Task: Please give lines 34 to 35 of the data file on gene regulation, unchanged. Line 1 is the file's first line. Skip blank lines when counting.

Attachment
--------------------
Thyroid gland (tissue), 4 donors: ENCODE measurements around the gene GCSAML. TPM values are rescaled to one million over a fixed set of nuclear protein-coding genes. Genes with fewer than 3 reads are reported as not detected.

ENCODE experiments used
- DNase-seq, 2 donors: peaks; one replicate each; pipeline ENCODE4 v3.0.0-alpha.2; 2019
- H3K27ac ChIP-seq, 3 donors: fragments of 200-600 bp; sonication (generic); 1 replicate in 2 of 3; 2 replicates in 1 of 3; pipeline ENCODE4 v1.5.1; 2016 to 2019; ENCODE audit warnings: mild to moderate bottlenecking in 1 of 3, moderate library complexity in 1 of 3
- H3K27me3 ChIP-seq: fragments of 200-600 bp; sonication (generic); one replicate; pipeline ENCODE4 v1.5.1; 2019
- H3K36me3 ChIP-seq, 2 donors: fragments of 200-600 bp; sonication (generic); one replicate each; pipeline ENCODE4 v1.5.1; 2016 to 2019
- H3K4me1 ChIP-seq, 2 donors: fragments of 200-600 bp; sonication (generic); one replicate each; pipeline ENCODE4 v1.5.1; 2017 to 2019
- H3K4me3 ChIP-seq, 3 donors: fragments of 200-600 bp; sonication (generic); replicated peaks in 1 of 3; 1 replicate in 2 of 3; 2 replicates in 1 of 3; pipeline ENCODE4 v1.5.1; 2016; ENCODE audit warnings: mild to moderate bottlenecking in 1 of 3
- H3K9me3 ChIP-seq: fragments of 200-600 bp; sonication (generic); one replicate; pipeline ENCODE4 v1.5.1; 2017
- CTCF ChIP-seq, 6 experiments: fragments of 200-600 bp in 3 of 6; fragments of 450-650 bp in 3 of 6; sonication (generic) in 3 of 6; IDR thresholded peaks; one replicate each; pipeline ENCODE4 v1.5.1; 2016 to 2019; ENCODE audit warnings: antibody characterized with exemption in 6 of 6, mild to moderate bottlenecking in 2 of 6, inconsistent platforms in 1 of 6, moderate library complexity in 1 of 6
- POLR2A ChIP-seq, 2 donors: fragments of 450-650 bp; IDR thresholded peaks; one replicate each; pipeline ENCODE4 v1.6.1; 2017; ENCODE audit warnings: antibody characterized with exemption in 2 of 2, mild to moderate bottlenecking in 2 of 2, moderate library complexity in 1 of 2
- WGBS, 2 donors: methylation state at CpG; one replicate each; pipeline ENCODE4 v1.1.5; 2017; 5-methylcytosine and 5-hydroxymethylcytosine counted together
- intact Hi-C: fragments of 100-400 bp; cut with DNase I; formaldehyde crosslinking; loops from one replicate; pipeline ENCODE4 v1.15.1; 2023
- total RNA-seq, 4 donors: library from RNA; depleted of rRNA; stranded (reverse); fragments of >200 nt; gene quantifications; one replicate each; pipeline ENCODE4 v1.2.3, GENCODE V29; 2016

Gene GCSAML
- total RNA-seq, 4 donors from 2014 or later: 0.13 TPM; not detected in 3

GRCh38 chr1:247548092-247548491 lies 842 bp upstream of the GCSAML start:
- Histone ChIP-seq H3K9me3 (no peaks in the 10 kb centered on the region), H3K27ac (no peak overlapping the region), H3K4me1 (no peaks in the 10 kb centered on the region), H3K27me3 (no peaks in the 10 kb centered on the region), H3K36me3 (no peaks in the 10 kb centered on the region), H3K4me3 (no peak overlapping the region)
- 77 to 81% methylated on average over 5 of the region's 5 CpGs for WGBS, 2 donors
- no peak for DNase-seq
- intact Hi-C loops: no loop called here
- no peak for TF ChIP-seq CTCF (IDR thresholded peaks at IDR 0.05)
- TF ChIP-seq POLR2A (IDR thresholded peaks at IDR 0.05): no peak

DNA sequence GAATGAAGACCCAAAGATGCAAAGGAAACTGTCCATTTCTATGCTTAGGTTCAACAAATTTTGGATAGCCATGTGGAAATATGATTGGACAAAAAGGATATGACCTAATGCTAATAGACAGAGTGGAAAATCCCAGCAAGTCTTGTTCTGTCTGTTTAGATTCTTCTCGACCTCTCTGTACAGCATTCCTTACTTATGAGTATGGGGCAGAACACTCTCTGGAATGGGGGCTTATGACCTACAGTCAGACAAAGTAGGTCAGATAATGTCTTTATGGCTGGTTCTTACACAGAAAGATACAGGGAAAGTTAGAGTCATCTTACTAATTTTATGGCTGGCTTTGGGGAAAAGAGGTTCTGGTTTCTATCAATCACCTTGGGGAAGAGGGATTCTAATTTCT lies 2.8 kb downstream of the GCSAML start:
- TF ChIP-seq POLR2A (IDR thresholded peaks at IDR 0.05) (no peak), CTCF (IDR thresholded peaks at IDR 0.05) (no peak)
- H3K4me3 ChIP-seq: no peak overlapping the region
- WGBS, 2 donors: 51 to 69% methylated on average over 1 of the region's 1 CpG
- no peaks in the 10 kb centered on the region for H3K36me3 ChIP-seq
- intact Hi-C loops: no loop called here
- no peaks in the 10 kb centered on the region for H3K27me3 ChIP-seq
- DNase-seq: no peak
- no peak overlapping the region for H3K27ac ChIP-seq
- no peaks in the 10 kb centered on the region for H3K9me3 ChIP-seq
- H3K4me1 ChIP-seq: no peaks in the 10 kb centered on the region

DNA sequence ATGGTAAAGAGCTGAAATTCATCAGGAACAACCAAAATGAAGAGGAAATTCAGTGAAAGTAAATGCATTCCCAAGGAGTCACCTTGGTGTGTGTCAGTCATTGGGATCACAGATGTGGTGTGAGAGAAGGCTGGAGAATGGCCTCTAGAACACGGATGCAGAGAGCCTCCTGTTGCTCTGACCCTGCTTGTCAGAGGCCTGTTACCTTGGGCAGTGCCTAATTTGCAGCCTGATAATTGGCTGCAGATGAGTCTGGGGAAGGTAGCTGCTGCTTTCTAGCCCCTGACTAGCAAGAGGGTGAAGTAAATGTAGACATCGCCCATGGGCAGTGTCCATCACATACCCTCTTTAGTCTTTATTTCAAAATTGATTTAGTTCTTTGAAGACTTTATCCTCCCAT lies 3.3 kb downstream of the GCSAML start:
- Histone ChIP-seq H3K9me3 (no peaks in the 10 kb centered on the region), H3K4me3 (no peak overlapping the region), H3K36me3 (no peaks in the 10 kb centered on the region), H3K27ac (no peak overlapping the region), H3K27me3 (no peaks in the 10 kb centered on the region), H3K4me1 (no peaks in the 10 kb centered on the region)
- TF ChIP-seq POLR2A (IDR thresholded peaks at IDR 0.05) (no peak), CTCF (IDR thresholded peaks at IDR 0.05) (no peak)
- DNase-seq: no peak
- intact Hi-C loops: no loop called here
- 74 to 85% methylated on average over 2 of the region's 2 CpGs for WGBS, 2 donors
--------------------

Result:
- H3K4me1 ChIP-seq: no peaks in the 10 kb centered on the region

DNA sequence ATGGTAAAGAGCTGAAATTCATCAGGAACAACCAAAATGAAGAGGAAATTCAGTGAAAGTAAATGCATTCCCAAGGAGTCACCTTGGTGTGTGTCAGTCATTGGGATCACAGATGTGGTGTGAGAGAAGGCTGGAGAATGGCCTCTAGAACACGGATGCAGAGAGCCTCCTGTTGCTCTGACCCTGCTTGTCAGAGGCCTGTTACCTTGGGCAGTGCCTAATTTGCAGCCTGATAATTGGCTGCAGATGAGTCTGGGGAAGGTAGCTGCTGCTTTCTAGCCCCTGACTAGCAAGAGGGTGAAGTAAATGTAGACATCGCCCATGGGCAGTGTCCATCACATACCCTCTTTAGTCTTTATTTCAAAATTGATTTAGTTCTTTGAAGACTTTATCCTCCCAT lies 3.3 kb downstream of the GCSAML start: